• “An important aspect of design is the degree to which the object involves you in its own completion. Some work invites you into itself by not offering a finished glossy, one-reading-only surface. This is what makes old buildings interesting to me. I think that humans have a taste for things that not only show that they have been through a process of evolution, but which also show they are still a part of one.”
  • Use structure as guidance - Sessions have a defined structure to guide the overall schedule, however we don’t want to be too rigid with this. We encourage folks to work on passion projects and work that isn’t related to their employment or school. We hope participants are excited about finding passion projects to work on that fit into that structure, but sometimes people will work on things related to work or school – and that’s ok. We are striving to create an environment that makes space for passion projects but we don’t want to dictate what people can work on.
  • Language - The language you use to describe the sessions and host are part of the overall brand (see: how-to-organize-a-symposium. The language should match the vibe of the event (or the aspirational vibe). For most Socratica events, they are meant to be inclusive, beginner friendly and a fun time – so the language should reflect that. Imagine you were being invited to a fun event, how would you want it to sound? Since Socratica isn’t a high commitment, high barrier to entry activity, aim to use language that sounds more like you’re inviting a friend rather than hosting some exclusive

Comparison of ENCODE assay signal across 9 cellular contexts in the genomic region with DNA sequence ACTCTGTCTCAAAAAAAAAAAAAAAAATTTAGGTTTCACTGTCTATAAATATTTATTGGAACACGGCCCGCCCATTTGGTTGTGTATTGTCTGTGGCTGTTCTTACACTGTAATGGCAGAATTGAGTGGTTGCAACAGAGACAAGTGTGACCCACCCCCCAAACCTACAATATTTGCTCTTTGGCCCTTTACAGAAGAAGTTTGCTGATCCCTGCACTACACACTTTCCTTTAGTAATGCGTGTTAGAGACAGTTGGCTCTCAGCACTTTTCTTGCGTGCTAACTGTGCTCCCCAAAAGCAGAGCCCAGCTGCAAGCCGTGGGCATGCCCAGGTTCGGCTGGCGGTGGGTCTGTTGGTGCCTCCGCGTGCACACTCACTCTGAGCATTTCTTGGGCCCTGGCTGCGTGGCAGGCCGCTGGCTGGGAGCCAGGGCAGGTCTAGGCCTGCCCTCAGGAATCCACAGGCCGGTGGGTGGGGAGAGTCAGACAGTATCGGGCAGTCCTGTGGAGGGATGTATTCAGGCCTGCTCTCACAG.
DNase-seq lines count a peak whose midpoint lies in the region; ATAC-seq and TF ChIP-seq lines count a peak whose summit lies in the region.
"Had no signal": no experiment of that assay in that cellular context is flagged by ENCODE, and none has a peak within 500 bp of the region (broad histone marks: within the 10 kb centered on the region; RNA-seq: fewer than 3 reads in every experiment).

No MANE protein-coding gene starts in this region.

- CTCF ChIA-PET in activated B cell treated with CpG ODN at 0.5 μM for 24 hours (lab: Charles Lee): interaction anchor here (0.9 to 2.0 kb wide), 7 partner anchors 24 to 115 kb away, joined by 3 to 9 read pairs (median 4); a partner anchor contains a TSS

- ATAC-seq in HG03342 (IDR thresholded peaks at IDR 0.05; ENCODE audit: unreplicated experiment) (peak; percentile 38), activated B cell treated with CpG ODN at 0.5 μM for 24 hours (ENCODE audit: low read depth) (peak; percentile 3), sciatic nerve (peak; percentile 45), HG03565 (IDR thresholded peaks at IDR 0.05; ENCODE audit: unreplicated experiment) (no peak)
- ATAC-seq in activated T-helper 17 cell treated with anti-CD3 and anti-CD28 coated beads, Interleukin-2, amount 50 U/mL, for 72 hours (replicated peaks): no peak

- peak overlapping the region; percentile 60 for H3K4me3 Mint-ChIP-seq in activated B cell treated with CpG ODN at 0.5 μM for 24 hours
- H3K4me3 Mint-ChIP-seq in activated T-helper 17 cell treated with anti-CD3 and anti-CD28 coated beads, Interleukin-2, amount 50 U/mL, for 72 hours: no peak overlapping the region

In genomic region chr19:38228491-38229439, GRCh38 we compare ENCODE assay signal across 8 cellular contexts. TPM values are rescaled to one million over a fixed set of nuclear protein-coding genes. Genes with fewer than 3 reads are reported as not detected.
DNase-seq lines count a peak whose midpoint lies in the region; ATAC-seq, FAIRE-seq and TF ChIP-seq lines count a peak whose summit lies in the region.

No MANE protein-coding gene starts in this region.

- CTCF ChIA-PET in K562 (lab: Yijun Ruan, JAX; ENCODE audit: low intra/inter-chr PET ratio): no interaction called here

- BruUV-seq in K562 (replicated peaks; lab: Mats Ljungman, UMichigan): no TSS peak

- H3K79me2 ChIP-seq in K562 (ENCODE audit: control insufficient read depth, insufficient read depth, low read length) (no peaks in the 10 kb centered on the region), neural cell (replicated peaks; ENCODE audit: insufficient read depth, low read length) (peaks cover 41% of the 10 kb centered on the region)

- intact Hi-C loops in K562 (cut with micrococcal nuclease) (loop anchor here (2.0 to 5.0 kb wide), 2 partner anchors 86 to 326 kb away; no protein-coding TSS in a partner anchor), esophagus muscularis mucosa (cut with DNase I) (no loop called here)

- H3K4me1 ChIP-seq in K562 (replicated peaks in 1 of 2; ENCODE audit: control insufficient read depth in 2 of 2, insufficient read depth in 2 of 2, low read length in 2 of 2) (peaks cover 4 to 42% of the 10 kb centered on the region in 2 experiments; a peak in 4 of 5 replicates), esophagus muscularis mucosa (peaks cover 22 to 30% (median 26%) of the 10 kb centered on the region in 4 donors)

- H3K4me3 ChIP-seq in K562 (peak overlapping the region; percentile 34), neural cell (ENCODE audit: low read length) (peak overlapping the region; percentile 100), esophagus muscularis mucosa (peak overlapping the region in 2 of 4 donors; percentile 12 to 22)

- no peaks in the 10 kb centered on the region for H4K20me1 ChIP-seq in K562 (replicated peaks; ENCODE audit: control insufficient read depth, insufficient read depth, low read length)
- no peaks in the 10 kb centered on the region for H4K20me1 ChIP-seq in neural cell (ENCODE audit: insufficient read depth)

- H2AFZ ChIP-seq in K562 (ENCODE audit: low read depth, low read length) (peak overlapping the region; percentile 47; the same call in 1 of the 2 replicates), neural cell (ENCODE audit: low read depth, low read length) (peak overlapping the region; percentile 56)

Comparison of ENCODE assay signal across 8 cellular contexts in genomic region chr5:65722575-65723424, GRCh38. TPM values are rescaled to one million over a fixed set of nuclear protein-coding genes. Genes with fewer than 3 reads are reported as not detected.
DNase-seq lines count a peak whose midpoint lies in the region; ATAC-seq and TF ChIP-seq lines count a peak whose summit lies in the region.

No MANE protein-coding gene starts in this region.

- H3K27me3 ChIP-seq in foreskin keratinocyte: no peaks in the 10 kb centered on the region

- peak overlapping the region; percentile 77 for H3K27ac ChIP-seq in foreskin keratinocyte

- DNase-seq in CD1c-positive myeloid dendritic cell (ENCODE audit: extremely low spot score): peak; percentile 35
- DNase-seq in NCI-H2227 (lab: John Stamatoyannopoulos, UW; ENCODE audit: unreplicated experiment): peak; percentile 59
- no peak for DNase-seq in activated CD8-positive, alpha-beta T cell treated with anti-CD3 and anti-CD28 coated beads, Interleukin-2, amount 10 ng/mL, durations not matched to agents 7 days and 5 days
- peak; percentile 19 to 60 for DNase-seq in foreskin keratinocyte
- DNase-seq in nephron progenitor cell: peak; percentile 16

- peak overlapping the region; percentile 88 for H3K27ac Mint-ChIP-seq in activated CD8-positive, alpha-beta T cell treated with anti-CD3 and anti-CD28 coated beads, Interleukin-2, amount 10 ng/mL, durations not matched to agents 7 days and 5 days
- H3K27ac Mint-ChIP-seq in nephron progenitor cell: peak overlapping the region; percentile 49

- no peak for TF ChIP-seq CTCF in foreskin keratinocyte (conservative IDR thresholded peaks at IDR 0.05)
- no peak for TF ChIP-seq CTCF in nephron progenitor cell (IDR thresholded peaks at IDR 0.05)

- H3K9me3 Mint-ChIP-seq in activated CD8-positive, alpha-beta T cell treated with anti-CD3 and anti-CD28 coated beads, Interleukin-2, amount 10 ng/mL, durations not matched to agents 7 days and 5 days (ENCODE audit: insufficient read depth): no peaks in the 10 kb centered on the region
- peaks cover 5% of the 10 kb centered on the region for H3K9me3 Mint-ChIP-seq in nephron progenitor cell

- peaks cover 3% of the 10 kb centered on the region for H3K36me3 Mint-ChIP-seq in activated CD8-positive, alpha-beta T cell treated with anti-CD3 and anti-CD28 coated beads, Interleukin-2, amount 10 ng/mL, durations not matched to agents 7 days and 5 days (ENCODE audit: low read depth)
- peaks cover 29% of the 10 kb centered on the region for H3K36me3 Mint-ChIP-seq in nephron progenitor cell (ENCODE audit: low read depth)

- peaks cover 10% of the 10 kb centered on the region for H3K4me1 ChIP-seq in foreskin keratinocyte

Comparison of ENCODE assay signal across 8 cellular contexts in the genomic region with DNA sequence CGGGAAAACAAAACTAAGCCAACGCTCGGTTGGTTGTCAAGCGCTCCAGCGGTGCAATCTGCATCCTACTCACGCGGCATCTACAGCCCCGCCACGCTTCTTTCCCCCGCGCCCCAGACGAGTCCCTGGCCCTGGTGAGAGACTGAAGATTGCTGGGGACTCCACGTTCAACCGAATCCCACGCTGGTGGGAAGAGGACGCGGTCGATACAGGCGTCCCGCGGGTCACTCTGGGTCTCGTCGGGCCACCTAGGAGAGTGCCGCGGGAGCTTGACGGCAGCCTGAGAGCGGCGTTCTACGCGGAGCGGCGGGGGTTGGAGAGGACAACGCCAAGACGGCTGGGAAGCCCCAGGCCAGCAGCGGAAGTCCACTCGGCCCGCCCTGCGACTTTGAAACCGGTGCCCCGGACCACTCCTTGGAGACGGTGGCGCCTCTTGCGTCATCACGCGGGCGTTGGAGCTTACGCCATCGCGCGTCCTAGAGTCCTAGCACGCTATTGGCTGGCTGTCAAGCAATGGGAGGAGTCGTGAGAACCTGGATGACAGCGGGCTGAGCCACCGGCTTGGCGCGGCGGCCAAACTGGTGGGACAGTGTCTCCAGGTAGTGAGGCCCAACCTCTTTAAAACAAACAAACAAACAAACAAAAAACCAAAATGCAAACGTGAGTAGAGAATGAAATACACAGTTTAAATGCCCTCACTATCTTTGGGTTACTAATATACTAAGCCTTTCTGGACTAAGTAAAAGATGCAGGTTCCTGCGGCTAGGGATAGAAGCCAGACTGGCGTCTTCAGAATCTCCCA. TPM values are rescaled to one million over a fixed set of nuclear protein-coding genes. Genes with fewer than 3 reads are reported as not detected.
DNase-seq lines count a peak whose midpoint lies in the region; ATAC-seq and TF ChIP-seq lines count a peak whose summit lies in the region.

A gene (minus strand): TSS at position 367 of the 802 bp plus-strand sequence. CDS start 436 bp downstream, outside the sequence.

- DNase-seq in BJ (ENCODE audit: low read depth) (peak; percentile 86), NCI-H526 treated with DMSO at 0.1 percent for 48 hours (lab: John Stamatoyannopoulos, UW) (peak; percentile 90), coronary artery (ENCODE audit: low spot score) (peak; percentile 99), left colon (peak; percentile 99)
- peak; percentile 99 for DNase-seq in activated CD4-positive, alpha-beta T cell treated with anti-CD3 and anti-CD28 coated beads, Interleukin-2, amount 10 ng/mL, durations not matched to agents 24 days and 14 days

• Introduce people, be a host! Especially when your community is newer, as a host, you will need to be extra involved with helping people get to know each other. Read through the (or whatever application/RSVP capturing method you use) and take note of what folks interests are. Introduce people with similar interests! The most important part of a strong community are the people and how connected they feel to each other. Help fast track that by actively introducing folks you think would get along together.

How to make newcomers feel welcome

Written by Anthea Tawiah, Om Gandhi, and Bruce Wang

  • If you don’t recognize someone, a good rule of thumb is to assume it’s their first session – ask if it’s their first session, explain what this space is, who it is for, how it is set up etc.
    • Explain what these sessions are to clear expectations from the start.
    • This is an uncommon structure of event, it’s high interdisciplinary do-what-you-care-about-ism, so people come to it with many confusions & assumptions based on who / what they’ve seen about it elsewhere.
  • Showing each new attendee they belong here just as much as you do.
    • There is an art to doing this without creating a power dynamic (i.e. avoid making the newcomer feel like you are above them because you are “in charge”). Be a genuine friend.
  • You want everyone to feel welcome, not tokenized
    • The nature of tech bro culture, can often people from underrepresented groups” feel welcome enough to show up, demo. Sometimes hosts feel inclined to focus energy on them to really try to get them to come back for future sessions (i.e. push them to demo). This is good (because diversity is good), but we don’t want people to feel tokenized, or that they’re desired here because of these “statuses”.
  • Make sure they have a great conversation with at least one person